By Tanya Dimitrova
24 August 2014
(mongabay.com) – Scientists have discovered a new snail species on a limestone hill near a cement quarry in Malaysia, which as far as they know lives nowhere else in the world. The animal's shell is only one tenth of an inch in size.
"Narrow endemic species are a common occurrence on limestone hills," Jaap Vermeulen, lead author of the new study, told mongabay.com. "A good biologist can quite easily discover several species of endemic invertebrates on an isolated, unsurveyed hill."
Although just unearthed, the miniscule snail is already threatened with extinction. It lives on a limestone hill called Kanthan given as a concession to an international company Lafarge. The cement producer quarries the hill for raw materials. As a result, the snail will be included as Critically Endangered in the next update of the IUCN Red List for Endangered Species.
The scientists who discovered the animal named it Charopa lafargei, after the cement company that will decide its fate.
"I'm not aware of a species threatened with extinction which has been given the name of the company which can determine whether it goes extinct or survives," said Tony Whitten from Fauna & Flora International.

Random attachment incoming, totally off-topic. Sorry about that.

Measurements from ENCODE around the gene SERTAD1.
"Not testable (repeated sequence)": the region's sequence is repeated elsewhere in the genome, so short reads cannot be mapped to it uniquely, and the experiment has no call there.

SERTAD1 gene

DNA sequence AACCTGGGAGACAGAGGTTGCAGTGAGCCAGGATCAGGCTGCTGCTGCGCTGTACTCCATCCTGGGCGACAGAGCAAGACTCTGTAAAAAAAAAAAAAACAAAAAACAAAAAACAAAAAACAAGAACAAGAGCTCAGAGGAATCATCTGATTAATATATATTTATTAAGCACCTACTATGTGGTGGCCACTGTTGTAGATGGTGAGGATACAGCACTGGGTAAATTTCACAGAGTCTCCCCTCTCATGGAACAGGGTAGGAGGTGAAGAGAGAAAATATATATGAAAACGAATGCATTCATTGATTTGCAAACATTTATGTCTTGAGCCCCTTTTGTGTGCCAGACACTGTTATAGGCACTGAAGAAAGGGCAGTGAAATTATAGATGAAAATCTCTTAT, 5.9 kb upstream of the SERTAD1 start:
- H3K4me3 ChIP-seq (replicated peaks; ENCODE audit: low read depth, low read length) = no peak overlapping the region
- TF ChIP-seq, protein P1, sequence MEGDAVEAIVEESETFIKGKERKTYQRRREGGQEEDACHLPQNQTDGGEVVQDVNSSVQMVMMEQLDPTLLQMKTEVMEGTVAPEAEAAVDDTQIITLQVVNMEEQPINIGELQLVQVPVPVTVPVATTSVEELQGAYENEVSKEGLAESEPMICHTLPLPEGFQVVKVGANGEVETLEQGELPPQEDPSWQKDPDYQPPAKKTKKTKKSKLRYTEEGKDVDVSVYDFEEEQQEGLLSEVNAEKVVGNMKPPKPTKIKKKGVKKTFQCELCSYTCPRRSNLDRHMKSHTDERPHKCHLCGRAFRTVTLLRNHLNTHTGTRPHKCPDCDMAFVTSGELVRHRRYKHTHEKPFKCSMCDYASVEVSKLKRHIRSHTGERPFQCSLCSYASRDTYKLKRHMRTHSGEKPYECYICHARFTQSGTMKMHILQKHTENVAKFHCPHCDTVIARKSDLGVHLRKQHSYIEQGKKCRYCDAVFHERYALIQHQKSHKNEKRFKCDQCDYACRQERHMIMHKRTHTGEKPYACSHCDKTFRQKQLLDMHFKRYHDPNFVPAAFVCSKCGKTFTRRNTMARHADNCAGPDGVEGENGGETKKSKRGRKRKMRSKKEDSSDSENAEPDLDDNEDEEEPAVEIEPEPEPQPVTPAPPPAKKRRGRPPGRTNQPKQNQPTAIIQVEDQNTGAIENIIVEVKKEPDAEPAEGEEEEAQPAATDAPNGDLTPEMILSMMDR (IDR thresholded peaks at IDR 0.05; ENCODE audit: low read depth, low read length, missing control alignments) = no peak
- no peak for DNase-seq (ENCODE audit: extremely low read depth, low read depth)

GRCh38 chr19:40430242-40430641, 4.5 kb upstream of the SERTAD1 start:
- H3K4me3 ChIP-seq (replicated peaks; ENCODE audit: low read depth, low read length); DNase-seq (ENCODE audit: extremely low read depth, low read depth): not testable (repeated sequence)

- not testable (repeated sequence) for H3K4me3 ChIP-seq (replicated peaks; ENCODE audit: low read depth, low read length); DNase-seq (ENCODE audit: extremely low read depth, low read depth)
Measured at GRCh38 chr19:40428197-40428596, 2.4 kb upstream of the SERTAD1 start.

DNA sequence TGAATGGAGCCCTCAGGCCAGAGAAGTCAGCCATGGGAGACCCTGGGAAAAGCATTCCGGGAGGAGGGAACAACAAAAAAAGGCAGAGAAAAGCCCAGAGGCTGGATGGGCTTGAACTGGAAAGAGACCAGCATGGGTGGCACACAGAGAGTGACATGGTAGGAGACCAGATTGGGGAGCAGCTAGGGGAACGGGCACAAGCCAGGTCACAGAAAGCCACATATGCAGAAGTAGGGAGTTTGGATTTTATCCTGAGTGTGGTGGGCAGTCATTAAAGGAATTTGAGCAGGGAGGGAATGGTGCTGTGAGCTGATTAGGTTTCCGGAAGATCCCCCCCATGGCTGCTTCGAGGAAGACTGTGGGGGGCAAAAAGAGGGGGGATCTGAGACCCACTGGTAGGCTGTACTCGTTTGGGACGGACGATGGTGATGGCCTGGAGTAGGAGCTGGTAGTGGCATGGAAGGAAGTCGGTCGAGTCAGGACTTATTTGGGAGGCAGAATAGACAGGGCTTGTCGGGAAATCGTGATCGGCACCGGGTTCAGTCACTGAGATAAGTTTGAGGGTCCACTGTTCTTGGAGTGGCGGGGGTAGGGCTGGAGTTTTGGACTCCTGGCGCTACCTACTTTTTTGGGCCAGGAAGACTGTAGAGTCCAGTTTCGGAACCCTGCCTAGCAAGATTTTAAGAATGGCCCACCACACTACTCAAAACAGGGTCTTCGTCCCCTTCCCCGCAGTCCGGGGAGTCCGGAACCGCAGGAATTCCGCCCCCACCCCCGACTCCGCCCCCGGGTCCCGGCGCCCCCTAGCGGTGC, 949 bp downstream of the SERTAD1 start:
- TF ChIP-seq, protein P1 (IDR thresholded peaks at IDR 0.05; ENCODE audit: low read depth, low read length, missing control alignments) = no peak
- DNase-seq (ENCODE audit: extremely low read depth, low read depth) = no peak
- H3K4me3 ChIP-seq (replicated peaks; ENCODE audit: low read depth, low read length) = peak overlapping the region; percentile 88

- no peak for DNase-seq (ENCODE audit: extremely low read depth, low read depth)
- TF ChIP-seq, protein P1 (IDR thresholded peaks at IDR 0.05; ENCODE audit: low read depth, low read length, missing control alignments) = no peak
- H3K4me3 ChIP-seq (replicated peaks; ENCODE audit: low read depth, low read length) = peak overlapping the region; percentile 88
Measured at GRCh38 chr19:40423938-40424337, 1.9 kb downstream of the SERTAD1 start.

The new snail is not the only endemic species found on the hill. Kanthan is also home to nine plant species that are on Malaysia's Red List of Endangered Plants, one Critically Endangered spider (Liphistius kanthan), one gecko (Cyrtodactylus guakanthanensis) and two snails (Opisthostoma trapezium and Sinoennea chrysalis) that are found nowhere else in the world.
Representatives from Lafarge have attended a number of talks with local environmentalists and discussed potential conservation efforts on the south side of the hill—the confirmed home of the Critically Endangered spider and gecko.
"We are committed to ensuring the preservation of rare biodiversity that may be found on land identified for quarry development," said Jim Ruxton, Senior Vice-President, Industrial Operations, Lafarge Malaysia. [more]